Have you fallen among thieves? Has the world knocked you down, kicked you around, stripped you of your self-worth and left you half-dead? Have religious people looked upon your misery and spurned you? Have they judged you and taken no pity on you? If this is where you find yourself there is only one option. It is time to be your own Good Samaritan.
Part 2 of 3
Text of the Good Samaritan parable
And behold, a lawyer stood up to put him to the test, saying, “Teacher, what shall I do to inherit eternal life?” He said to him, “What is written in the Law? How do you read it?” And he answered, “You shall love the Lord your God with all your heart and with all your soul and with all your strength and with all your mind, and your neighbor as yourself.” And he said to him, “You have answered correctly; do this, and you will live.”
But he, desiring to justify himself, said to Jesus, “And who is my neighbor?” Jesus replied, “A man was going down from Jerusalem to Jericho, and he fell among robbers, who stripped him and beat him and departed, leaving him half dead. Now by chance a priest was going down that road, and when he saw him he passed by on the other side. So likewise a Levite, when he came to the place and saw him, passed by on the other side. But a Samaritan, as he journeyed, came to where he was, and when he saw him, he had compassion. He went to him and bound up his wounds, pouring on oil and wine. Then he set him on his own animal and brought him to an inn and took care of him. And the next day he took out two denarii and gave them to the innkeeper, saying, ‘Take care of him, and whatever more you spend, I will repay you when I come back.’ Which of these three, do you think, proved to be a neighbor to the man who fell among the robbers?” He said, “The one who showed him mercy.” And Jesus said to him, “You go, and do likewise.” (Luke 10:25-37 ESV) See also, Matthew 22:34-40 and Mark 12:28-34.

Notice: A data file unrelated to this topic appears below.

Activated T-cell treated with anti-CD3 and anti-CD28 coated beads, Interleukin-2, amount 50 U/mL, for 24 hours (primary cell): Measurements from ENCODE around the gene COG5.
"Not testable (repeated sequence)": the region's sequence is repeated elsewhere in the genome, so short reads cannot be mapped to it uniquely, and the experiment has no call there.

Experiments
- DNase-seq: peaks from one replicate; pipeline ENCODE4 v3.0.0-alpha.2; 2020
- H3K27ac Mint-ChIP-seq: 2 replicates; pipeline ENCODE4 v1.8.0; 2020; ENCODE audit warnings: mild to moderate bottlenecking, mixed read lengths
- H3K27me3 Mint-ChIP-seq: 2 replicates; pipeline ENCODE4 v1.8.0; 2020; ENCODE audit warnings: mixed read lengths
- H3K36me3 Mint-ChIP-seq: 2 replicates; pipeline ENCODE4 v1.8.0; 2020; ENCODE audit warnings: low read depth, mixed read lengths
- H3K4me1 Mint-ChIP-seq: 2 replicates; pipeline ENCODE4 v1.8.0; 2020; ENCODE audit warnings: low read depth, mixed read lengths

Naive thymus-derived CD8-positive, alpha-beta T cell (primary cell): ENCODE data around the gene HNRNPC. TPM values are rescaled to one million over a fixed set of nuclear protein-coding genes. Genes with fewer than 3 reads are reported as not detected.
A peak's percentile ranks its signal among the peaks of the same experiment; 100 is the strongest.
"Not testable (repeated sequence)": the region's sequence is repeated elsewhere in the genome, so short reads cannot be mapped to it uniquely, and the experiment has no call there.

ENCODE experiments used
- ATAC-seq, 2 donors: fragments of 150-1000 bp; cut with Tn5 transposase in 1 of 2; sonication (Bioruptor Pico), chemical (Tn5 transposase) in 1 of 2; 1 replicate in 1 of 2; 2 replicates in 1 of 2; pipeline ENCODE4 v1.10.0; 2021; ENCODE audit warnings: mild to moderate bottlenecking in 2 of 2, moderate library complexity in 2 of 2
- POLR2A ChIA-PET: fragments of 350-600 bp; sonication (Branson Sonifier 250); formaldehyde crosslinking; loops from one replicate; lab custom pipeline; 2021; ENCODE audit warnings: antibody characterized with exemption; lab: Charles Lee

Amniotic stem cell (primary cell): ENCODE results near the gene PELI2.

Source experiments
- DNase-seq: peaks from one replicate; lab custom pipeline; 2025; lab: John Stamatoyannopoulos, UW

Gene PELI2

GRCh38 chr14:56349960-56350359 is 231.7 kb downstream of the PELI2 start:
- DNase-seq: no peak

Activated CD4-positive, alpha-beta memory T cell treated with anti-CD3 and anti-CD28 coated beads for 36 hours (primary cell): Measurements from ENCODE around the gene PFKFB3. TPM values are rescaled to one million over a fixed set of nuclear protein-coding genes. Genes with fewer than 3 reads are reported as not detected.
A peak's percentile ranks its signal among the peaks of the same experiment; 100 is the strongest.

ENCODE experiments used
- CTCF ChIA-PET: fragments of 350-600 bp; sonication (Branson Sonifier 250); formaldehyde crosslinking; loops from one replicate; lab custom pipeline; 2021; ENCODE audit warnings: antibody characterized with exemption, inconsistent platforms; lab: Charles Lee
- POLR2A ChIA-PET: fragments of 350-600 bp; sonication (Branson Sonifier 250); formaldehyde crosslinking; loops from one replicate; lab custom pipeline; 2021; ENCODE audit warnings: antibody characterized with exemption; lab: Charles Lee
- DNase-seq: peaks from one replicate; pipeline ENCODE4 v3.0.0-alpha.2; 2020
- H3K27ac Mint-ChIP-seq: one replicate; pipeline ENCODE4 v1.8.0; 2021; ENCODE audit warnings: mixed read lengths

Definition of a Good Samaritan
According to Luke’s account, a Good Samaritan is someone who sees a person who has fallen among thieves and goes to him with compassion. He pours oil and wine in his wounds and bandages them. He picks him up, carries him to an inn and takes care of him. When the Good Samaritan must continue on his journey he takes of his own money and makes provision for the injured person to stay at the inn. He pays for the innkeeper to continue caring for the injured person promising to repay the innkeeper if the cost is greater than the amount he left with him.
Suggested reading: Luke 10:25-37, Matthew 22:34-40 and Mark 12:28-34.
Go to How to be your own Good Samaritan: Part 3 of 3.
Return to Part One or advance to Part Three.
Photo by raymaclean, Flickr
Video by aldrincenalimosnero, YouTube